c) preparing a sample by forming an insulating layer having an opening over the second capacitor structure on the semiconductor substrate, forming a conductive antenna layer connected to the conductive layer through the opening in the insulating layer, and forming an insulating mask pattern on the conductive antenna layer;
d) performing a dry process on the sample, the dry process being a subject process for which the electron shading damage is measured;
e) measuring a flat band voltage of the second capacitor structure before and after the dry process and calculating a change in the flat band voltage; and
f) estimating from the calculated flat band voltage change an amount of charges injected into the second capacitor structure during the dry process, by referring to the characteristic curve.
2. A method of measuring electron shading damage according to claim 1, wherein the first and second capacitor structures have a same structure.
3. A method of measuring electron shading damage according to claim 1, further comprising the step of removing the antenna layer before the measurement of a flat band voltage after the dry process.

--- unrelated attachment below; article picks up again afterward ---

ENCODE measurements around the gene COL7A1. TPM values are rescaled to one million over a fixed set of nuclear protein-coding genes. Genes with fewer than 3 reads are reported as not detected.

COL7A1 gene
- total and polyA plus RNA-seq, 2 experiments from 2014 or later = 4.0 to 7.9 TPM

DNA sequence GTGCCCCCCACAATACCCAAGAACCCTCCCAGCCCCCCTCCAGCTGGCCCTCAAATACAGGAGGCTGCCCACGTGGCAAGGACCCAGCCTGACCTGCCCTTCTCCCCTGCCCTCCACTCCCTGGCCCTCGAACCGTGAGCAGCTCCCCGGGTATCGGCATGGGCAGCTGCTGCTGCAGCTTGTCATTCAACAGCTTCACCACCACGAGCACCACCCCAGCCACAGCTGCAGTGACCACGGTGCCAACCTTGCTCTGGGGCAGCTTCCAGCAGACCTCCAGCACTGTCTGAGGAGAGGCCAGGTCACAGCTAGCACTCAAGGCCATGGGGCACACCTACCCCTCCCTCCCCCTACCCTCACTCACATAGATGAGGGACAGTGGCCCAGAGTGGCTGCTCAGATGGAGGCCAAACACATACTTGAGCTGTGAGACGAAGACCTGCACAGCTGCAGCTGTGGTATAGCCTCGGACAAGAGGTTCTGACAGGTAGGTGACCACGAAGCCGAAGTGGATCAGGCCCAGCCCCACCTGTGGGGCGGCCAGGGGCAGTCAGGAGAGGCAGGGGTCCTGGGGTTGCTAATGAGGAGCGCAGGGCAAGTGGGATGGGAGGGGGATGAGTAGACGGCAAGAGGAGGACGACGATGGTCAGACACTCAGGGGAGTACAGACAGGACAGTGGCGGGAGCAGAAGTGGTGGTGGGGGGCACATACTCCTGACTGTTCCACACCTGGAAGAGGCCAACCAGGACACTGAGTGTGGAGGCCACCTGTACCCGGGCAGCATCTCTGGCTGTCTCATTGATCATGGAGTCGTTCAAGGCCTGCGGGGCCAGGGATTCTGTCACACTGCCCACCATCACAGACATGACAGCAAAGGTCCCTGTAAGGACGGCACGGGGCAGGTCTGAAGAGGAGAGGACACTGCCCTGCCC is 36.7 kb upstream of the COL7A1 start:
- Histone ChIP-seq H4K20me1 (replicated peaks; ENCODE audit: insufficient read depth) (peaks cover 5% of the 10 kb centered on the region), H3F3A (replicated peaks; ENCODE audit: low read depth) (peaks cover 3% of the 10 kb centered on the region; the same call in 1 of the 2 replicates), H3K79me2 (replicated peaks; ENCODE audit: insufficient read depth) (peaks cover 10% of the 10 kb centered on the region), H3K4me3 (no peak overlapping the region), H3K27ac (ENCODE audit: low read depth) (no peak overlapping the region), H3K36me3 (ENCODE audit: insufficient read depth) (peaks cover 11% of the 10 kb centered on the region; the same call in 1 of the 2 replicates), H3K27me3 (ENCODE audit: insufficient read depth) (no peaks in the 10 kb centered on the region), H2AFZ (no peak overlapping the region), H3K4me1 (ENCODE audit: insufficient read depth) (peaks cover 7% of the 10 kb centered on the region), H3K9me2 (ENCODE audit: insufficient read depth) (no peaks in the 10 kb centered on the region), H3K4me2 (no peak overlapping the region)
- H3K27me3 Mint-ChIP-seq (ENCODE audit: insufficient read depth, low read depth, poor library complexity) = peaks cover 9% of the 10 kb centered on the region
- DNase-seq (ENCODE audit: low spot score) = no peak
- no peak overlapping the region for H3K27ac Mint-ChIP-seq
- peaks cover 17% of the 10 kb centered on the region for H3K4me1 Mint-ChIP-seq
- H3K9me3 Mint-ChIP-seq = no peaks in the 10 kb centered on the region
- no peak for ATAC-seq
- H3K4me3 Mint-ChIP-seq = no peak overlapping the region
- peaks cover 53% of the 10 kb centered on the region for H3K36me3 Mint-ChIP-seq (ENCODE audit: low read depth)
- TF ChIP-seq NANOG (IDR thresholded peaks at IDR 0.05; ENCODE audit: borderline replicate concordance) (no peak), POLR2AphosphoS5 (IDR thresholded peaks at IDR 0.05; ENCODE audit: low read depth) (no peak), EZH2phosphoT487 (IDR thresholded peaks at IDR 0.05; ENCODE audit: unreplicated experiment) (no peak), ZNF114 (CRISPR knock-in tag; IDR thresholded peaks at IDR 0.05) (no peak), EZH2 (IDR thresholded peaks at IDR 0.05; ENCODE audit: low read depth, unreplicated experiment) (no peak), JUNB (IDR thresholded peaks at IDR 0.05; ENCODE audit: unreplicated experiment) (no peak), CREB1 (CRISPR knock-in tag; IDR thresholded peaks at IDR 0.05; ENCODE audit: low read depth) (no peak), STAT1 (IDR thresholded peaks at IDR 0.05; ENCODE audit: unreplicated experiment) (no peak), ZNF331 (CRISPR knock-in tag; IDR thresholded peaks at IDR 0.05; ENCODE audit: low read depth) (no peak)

4. A method of measuring electron shading damage according to claim 1, wherein the measurement of a flat band voltage before the dry process is performed before the antenna layer is formed.
5. A method of measuring electron shading damage according to claim 1, further comprising the step of annealing the second capacitor structure before the measurement of a flat band voltage before the dry process.
6. A method of measuring electron shading damage according to claim 1, wherein said step b) prepares a pair of second capacitor structures, and in said step c) the insulating mask pattern on one of the samples has a dense pattern having a plurality of patterns distributed closely with spaces being interposed therebetween and the insulating mask pattern on the other of the samples has a continuous pattern without any space, and the flat band voltage change is a difference between a flat band voltage change in said one of the samples and a flat band voltage change in said the other of the samples.
7. A method of measuring electron shading damage according to claim 1, wherein the dry process is dry etching.
8. A method of measuring electron shading damage according to claim 7, wherein the dry etching is performed using low pressure and high density plasma.
9. A method of measuring electron shading damage according to claim 7, wherein the dry etching is performed using etchant gas which contains chlorine.
10. A method of measuring electron shading damage according to claim 9, wherein the etchant gas contains Cl2, BCl3 and CHF3.
Description